No matter what sport they play, it is important for players on a team to have trust in one another. It is especially the case in football, in which all 11 players must be on the same page at the same time to be successful.
One way to build that trust is for players to build a strong sense of community with one another, almost like a family.
This is one thing that new Wisconsin wide receivers coach Zach Azzanni has stressed this season to his Badger wide receiving corps.
Azzanni was previously the offensive coordinator for Western Kentucky, but he served under Urban Meyer both at Bowling Green and Florida, so he knows what it takes to win big-time college football games.
He feels it is essential for the wide receivers to be a tight group that feeds off one another. His philosophy seems to be rubbing off on the Badger wide receivers.
“Without a doubt [we have a close relationship],” redshirt sophomore wide receiver Chase Hammond said. “Coach Z [Azzanni] is the one to credit for that. He’s brought us together. He’s recommended we do events together. We just listen to what he says and it’s turned out really well for us.”
By working hard together in the off-season as well as doing other team-building events, the wide receiver corps has developed a close-knit family structure—a band of brothers, if you will.
“We all pick on each other in a brother-type fashion and I think that I wouldn’t have it any other way,” Hammond said. “I love this group of guys and I would do anything for them. All in all, I’d say the room is about as close as it can get and we all really love it.”
While Azzanni has brought the brother-like mindset to the Badger wide receiving corps, the glue that holds together this strong bond between the Wisconsin receivers seems to be redshirt junior wide receiver Jared Abbrederis, who has assumed a leadership role with this group.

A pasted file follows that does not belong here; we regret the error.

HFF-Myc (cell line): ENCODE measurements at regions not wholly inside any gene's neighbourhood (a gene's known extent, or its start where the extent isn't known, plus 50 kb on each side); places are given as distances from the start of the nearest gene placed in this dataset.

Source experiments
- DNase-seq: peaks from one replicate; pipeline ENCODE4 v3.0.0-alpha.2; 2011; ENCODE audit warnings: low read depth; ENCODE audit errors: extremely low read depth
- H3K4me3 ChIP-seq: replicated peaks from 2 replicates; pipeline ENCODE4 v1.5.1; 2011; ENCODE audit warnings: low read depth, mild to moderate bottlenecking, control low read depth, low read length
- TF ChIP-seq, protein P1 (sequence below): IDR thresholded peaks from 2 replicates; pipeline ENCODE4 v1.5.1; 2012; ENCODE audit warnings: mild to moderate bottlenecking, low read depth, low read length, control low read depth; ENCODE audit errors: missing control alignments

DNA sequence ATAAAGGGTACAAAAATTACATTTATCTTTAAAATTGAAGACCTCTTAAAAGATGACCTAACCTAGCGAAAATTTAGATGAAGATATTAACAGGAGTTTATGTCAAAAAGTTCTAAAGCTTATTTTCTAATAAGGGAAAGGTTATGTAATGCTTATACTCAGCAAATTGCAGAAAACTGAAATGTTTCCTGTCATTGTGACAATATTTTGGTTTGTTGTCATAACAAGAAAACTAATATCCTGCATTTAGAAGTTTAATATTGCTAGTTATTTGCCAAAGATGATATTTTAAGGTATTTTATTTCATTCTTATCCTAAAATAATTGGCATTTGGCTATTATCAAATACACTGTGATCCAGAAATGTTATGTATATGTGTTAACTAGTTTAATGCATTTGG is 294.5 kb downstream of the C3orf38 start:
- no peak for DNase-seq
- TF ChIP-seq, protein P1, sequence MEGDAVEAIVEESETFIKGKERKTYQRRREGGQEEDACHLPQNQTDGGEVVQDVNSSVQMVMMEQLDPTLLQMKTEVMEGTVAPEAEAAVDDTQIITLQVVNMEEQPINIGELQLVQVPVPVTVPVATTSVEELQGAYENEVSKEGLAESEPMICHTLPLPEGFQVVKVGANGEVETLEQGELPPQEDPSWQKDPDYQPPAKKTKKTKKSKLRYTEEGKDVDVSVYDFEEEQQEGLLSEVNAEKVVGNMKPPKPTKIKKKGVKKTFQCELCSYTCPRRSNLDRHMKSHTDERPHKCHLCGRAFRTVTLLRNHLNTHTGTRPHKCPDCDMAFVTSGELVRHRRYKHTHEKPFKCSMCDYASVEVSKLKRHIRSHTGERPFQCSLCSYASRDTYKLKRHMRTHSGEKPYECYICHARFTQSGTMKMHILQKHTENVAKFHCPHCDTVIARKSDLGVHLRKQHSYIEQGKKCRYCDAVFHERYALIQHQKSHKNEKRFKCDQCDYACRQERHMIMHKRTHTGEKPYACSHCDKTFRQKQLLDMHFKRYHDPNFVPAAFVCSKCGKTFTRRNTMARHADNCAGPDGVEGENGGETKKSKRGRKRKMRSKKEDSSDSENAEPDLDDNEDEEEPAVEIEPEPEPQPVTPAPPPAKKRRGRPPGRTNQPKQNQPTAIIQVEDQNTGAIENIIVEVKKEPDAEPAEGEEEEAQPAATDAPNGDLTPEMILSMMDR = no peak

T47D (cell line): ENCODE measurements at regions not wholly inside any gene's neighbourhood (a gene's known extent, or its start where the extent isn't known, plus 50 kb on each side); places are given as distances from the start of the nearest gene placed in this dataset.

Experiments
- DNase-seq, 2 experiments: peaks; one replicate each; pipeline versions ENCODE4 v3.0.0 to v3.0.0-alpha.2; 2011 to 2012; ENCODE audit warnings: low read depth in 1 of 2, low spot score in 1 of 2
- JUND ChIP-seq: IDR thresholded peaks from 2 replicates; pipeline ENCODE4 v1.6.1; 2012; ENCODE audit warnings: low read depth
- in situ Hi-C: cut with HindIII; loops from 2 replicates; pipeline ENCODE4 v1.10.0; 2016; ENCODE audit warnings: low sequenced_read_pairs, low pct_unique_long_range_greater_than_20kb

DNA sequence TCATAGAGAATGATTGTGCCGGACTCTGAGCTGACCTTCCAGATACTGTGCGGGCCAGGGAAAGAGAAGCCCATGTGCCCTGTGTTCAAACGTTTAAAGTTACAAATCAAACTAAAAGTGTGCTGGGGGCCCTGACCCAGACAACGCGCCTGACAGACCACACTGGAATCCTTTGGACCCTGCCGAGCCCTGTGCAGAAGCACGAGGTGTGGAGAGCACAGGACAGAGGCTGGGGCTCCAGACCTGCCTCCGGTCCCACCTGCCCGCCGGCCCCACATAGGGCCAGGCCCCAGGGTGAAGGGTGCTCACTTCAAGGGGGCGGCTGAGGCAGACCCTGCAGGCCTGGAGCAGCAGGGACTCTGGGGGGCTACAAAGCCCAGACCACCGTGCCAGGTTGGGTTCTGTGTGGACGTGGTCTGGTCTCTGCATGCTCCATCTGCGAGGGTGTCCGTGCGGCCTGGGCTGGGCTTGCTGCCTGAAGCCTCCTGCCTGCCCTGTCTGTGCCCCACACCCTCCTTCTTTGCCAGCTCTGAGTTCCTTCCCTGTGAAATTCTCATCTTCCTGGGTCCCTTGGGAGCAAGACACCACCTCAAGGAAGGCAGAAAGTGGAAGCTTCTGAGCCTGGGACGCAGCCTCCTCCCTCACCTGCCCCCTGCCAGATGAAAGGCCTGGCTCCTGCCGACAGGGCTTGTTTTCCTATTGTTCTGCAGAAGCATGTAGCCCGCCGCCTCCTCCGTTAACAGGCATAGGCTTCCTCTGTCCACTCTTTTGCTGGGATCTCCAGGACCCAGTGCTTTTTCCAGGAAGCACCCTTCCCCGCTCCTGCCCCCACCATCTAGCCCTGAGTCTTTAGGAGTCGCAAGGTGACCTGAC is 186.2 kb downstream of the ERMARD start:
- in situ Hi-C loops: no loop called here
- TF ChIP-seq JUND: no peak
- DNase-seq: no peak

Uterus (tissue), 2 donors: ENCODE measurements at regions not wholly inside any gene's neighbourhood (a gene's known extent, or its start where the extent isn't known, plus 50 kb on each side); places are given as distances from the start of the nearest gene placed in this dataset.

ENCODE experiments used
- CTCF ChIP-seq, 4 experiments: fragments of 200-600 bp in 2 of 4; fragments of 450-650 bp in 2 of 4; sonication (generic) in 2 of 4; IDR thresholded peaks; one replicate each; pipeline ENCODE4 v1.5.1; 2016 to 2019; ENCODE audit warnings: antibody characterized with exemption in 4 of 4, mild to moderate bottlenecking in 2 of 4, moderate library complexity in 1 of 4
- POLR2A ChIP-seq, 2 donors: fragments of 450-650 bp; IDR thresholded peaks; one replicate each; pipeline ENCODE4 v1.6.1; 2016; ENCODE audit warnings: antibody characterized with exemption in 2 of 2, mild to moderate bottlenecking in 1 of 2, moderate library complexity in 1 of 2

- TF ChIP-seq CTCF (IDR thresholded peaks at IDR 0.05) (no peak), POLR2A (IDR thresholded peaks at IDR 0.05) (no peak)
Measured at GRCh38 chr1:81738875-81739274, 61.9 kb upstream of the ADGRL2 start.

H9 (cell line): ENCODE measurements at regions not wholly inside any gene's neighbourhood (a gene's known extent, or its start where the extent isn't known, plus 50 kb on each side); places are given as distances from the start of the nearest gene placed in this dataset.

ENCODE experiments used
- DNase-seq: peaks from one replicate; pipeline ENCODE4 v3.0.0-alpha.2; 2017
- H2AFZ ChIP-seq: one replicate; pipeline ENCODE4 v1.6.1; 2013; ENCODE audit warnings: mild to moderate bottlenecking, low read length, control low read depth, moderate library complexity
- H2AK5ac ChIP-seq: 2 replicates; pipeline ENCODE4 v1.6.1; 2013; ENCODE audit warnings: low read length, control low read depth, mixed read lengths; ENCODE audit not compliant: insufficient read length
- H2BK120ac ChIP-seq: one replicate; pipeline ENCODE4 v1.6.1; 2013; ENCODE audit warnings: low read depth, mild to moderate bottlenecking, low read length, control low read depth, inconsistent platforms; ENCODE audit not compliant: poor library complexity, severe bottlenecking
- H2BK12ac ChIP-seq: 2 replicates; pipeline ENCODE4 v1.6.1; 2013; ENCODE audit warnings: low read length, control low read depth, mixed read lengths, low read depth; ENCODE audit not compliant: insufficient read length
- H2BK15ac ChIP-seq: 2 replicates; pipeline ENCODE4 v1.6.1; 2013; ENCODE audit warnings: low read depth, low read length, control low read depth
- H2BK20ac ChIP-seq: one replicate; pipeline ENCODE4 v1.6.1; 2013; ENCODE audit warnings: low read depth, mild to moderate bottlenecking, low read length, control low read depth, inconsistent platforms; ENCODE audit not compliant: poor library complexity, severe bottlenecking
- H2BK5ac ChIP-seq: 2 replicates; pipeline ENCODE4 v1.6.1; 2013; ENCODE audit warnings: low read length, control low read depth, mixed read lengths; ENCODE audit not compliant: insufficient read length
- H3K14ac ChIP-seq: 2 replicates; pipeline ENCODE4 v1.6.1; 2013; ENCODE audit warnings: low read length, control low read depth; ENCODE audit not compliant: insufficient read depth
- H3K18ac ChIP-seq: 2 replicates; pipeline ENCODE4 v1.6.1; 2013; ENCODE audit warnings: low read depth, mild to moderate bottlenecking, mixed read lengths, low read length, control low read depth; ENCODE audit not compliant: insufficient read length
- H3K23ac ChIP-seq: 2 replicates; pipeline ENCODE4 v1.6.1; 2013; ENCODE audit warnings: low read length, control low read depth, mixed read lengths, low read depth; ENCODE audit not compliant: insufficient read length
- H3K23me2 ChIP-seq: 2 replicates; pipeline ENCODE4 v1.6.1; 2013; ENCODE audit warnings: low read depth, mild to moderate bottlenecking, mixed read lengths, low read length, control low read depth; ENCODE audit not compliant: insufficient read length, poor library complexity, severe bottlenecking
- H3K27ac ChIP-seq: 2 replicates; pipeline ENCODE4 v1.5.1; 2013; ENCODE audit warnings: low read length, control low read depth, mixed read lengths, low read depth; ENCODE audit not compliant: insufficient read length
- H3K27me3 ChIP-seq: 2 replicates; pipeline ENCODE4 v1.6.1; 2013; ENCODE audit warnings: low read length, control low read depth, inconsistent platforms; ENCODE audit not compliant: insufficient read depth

“He’s a great mentor. He’s a good leader,” Azzanni said. “He leads by example—his work ethic, how he watches film, how he prepares for the game. He’s a calming voice—he’s been through a lot and he’s an even better person than he is a football player, so that’s a good example for those guys too. So, yeah, they go as he goes.”
The way Abbrederis goes about his business, his personality and the way he makes plays on the field has caused the rest of the wide receivers to look up to him and consider him the big brother of the group.
They have been inspired by Abbrederis and want to duplicate his success—so much so that this wide receiving corps has proclaimed itself “Team Abby.”
“We started calling ourselves that because we really like him and his work ethic and what he does,” Hammond said. “We just want to emulate it and get out on the field and make plays like he does.”
Despite their strong admiration for their big brother and their desire to be like him, the rest of Team Abby has been unable to make big plays down the field this season.
Abbrederis has caught 33 passes for 627 yards and five touchdowns, whereas the Badgers other receivers have combined for 30 catches for 306 yards and no touchdowns.
While these numbers do not appear to be a formula for success, they should not be a big cause for concern. This is because the rest of Team Abby do not have to be game changers; they just have to contribute.
“[Redshirt freshman] Jordan Fredrick, [redshirt sophomore]Chase Hammond, [sophomore]Kenzel Doe, [redshirt junior] Jeff Duckworth and [redshirt freshman] A.J. Jordan, all those guys are taking pressure off [Abbrederis] and working their butts off,” Azzanni said. “They don’t have to go out and be Randy Moss, they just need out and catch some balls just to take a little pressure off him and they’re working every day to do that.”
The Badgers might not have a defined No. 2 guy who can take the top off the defense like Abbrederis, but what they do have is a tight-knit group of capable wide receivers who are willing to do the little things to help their team win and help their big brother succeed.
“You want a No. 2 wide receiver, but if you’ve got three, four, five, six wide receivers that can go out there and play and catch the ball and do everything that’s coached, then why not have five, six players,” Doe said. “We don’t get as many deep balls, but we’re contributing. You might see Abby go deep for a touchdown, but the plays before that Jordan or I or Chase might have made led to Abby catching that ball.”
This group of wide receivers might not be the best the Wisconsin Badgers have ever had, but they are a tight-knit family with strong leadership that is willing to do anything for one another.
These ingredients can only mean good things for the Badger receiving corps the rest of this season and in years to come.